Olympic gold medallist Chris Boardman has joined the calls for Birmingham to build a velodrome for the 2022 Commonwealth Games rather than host track cycling in London 135 miles away.
A petition was launched in January calling for Councillor Ian Ward, Leader of Birmingham City Council and the chairman of the successful Birmingham 2022 bid team, to support the construction of a venue in the West Midlands.
It claims construction of a venue would help to develop the sport in a region with a population of 5.6 million people but no indoor velodrome.
So far, nearly 5,000 people have signed the petition.
Boardman, the Olympic gold medallist in the individual pursuit at Barcelona 1992, claimed that he understood the business decision to use the facilities at Lee Valley Velopark built in London for the 2012 Olympic and Paralympic Games but that a new velodrome would be an "asset" to Birmingham.
"Birmingham needs to decide - what do you want to be known for?" Boardman told Sky News.
"If you want to put on a big sporting event then it needs facilities and those facilities are whatever you make of them afterwards - the Commonwealth Games is the opportunity to do that.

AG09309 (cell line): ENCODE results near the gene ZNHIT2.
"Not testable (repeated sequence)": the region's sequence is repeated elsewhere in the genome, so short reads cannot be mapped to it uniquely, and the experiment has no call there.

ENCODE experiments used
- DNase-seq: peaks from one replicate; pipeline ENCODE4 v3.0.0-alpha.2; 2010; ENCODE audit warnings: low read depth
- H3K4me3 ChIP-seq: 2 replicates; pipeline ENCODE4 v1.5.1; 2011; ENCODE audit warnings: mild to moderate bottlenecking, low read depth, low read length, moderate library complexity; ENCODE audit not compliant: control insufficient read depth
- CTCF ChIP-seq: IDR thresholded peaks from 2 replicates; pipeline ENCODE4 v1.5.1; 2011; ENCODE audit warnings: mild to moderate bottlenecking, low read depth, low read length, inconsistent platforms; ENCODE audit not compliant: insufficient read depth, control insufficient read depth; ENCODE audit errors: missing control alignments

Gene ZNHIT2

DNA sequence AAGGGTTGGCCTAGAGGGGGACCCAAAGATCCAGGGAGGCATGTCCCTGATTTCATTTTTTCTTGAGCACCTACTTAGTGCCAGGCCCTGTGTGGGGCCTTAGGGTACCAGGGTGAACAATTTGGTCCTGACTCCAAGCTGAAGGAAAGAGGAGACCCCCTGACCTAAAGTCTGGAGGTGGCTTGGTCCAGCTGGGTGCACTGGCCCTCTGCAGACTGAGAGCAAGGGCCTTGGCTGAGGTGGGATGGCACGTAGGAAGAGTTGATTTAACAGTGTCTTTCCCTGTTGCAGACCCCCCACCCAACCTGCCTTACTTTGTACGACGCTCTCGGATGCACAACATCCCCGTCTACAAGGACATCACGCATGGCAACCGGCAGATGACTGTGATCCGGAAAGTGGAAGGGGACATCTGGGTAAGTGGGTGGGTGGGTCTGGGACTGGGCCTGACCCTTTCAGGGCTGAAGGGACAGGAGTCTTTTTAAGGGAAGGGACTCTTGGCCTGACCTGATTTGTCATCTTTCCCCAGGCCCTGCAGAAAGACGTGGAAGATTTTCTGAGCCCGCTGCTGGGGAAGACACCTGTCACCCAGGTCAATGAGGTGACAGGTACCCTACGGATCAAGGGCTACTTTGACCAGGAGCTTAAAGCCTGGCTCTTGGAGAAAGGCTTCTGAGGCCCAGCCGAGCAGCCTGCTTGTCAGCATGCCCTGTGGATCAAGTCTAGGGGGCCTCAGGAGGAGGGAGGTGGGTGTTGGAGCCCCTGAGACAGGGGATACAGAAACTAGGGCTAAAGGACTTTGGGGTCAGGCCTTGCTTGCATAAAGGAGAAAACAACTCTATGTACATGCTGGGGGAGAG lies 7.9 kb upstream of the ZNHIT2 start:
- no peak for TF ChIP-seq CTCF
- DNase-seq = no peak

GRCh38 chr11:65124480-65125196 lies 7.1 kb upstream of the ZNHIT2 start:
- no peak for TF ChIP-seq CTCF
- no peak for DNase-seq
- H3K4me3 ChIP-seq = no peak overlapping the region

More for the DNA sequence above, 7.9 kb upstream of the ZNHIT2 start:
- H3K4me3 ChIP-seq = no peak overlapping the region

"I think a velodrome would be an asset for Birmingham but you would have to work at it, you would have to have a strategy around it to leverage it and link it in to other things going on in the area."
Former International Cycling Union and British Cycling President Brian Cookson is another leading figure to have all called on Birmingham to build a velodrome for the Commonwealth Games.
Halesowen Cycling Club chairman David Viner has been at the forefront of a campaign to get Birmingham City Council to change their mind.
"All we are saying for cycling is to be treated with the same respect with which athletics is being treated, or swimming or other sports," he told Sky News.
"To have the track cycling in London makes the track cycling a total irrelevance as far as the Commonwealth Games is concerned... the Birmingham Commonwealth Games."
But a spokesperson for Birmingham 2022 defended the decision to host track cycling in London rather than build a new velodrome in the city.
"When deciding on venues and locations for all sports, a full and rigorous evaluation has been carried out, looking at existing local venues, followed by an examination of regional venues where suitable local options do not exist, and finally any facilities further afield where there are no local or regional options," they told Sky News.
"As part of its bid process Birmingham explored other regional velodrome options as well as new and temporary facilities, but the options were neither compliant nor economically viable."